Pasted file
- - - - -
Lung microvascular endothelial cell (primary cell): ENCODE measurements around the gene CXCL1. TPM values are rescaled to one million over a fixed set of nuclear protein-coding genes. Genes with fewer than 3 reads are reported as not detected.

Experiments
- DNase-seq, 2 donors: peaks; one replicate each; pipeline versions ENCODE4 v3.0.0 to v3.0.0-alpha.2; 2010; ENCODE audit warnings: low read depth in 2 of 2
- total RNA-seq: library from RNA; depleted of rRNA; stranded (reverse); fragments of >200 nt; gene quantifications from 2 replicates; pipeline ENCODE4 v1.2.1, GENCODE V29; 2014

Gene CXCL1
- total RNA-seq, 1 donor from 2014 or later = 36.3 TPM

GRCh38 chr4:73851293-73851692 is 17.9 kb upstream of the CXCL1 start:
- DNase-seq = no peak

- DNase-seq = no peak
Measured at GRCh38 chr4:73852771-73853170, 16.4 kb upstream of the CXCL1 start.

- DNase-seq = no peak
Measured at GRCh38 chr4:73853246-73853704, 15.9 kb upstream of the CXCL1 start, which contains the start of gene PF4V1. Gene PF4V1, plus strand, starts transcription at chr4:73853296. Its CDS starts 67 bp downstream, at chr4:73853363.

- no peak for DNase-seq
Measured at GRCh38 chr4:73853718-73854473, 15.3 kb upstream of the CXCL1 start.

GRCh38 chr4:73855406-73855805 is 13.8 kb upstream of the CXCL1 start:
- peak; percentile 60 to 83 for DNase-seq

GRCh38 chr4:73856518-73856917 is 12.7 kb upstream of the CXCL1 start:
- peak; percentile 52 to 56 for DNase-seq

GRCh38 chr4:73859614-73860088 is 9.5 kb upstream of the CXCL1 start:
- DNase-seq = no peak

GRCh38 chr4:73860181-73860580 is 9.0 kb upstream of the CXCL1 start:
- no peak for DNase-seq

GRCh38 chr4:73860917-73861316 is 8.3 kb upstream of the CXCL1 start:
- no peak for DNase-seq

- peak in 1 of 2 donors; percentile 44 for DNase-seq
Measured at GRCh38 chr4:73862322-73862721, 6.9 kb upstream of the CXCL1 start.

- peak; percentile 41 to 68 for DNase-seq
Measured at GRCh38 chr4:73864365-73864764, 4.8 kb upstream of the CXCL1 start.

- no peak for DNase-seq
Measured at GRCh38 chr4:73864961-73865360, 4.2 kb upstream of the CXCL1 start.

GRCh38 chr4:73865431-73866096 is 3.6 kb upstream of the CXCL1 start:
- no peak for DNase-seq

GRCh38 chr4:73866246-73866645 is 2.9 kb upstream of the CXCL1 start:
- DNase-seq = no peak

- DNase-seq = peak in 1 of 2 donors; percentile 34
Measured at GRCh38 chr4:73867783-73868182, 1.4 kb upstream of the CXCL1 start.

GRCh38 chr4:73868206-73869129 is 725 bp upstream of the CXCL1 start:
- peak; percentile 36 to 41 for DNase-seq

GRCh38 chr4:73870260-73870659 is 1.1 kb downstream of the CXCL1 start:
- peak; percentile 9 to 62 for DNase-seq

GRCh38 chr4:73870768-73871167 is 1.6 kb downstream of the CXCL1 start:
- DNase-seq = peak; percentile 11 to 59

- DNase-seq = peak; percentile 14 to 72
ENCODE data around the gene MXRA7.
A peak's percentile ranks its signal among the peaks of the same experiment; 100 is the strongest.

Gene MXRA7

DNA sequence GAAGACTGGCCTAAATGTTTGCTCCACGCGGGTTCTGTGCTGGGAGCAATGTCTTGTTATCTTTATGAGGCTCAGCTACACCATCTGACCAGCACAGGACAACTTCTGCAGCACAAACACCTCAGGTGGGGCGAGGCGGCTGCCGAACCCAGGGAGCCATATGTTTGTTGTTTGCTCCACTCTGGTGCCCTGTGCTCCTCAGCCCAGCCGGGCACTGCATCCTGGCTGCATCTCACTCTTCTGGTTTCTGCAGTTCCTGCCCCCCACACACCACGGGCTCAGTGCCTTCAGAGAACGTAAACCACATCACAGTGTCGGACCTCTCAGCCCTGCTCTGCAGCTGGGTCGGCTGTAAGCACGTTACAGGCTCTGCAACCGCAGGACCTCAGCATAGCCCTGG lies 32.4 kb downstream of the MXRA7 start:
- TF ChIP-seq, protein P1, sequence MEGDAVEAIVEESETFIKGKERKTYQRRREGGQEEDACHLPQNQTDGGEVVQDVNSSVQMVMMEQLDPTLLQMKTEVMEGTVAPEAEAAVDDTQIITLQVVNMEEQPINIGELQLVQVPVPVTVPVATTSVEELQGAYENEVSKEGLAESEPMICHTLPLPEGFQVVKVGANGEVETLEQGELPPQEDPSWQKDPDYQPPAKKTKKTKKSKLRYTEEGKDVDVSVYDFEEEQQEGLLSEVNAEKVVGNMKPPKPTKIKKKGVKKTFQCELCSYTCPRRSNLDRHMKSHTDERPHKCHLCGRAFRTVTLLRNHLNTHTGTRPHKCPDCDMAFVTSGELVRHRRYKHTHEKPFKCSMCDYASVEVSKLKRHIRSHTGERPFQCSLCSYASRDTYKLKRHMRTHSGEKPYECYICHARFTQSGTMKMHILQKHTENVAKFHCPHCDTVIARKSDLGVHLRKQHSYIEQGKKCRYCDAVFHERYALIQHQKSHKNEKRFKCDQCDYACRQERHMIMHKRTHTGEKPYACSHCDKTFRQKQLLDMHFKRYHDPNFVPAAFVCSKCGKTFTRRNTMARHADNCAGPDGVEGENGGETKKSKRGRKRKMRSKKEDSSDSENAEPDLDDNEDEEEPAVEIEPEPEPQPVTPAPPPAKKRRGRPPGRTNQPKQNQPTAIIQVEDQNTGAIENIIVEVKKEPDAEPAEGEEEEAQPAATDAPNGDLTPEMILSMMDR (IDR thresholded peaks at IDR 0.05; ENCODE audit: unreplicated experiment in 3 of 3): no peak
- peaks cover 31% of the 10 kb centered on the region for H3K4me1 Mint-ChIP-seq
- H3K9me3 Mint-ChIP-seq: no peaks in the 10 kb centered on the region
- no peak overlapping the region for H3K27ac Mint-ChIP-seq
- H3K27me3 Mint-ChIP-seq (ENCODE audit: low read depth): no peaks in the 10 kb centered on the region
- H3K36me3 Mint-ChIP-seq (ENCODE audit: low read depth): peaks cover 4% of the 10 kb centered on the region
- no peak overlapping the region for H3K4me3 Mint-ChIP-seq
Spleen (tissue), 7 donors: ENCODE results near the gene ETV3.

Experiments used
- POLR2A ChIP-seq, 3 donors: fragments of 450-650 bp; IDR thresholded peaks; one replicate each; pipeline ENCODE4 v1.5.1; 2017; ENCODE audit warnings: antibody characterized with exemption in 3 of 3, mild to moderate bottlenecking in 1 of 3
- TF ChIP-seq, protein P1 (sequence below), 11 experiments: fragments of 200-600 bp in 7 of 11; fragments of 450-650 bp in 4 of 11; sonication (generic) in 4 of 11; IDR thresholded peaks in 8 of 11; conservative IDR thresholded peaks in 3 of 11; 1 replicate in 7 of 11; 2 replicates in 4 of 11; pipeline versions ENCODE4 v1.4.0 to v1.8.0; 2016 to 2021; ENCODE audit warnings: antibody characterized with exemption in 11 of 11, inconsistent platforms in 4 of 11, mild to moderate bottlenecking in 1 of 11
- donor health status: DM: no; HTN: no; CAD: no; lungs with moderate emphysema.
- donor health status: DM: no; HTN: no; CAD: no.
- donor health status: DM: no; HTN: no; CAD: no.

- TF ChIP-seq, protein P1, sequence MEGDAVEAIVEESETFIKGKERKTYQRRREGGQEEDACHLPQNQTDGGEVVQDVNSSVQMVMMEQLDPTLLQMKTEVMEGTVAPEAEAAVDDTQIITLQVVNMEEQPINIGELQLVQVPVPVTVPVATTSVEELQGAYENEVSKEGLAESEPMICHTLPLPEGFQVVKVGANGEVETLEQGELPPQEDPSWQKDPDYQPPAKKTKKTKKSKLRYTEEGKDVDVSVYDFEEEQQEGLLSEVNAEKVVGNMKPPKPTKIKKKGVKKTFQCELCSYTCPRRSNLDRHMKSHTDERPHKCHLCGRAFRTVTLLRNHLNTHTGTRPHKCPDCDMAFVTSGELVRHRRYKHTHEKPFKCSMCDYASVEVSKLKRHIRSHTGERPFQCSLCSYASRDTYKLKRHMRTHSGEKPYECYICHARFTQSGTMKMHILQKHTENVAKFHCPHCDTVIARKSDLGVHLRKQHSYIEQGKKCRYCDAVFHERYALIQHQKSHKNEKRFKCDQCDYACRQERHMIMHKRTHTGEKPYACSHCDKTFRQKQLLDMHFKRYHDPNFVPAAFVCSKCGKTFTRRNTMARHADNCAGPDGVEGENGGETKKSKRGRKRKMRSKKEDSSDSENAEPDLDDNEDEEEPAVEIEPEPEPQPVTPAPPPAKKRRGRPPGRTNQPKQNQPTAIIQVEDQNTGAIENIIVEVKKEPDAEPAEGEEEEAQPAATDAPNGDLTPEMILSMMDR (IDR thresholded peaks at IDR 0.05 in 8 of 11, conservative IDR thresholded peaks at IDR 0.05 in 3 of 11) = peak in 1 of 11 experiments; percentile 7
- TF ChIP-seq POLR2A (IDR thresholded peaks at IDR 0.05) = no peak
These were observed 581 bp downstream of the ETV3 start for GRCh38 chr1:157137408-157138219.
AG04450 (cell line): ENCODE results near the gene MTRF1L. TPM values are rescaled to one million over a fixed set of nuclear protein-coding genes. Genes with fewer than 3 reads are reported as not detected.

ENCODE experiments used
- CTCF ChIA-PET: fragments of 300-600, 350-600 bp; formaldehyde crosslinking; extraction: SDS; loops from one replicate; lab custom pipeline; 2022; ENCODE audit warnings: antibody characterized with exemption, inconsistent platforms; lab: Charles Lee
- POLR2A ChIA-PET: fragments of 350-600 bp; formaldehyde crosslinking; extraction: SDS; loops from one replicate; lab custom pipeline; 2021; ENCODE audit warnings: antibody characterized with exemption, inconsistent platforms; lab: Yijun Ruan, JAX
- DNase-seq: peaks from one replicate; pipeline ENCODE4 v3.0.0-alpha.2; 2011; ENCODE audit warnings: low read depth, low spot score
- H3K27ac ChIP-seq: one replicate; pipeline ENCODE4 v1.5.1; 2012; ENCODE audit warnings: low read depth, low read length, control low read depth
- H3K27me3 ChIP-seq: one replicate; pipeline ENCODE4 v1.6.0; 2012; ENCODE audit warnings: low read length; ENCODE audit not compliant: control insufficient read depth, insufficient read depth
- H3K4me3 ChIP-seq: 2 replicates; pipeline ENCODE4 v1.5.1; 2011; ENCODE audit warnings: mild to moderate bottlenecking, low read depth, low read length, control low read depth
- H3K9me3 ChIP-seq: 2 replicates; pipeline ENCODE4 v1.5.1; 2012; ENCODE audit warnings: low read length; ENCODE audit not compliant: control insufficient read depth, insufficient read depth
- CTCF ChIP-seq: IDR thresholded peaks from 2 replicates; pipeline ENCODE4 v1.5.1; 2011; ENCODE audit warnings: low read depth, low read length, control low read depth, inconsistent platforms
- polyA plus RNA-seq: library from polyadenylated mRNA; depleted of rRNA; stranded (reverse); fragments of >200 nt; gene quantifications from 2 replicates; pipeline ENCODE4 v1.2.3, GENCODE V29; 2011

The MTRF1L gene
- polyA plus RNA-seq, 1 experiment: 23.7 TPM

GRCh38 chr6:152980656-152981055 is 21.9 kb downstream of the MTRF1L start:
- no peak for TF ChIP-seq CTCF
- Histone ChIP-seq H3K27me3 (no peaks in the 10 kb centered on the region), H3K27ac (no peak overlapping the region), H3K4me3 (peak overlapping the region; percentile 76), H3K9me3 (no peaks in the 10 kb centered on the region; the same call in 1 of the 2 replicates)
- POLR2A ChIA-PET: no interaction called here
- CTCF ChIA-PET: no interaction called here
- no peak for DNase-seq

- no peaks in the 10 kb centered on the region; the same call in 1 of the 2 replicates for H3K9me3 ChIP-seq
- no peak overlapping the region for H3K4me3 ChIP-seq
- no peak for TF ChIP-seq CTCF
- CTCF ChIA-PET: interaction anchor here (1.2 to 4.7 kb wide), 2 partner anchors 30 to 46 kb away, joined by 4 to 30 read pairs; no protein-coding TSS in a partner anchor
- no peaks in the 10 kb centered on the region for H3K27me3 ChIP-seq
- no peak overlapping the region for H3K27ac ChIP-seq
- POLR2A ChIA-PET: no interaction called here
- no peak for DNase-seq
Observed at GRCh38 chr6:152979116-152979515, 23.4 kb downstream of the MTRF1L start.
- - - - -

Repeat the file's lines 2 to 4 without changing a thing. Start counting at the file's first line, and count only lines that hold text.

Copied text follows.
Experiments
- DNase-seq, 2 donors: peaks; one replicate each; pipeline versions ENCODE4 v3.0.0 to v3.0.0-alpha.2; 2010; ENCODE audit warnings: low read depth in 2 of 2
- total RNA-seq: library from RNA; depleted of rRNA; stranded (reverse); fragments of >200 nt; gene quantifications from 2 replicates; pipeline ENCODE4 v1.2.1, GENCODE V29; 2014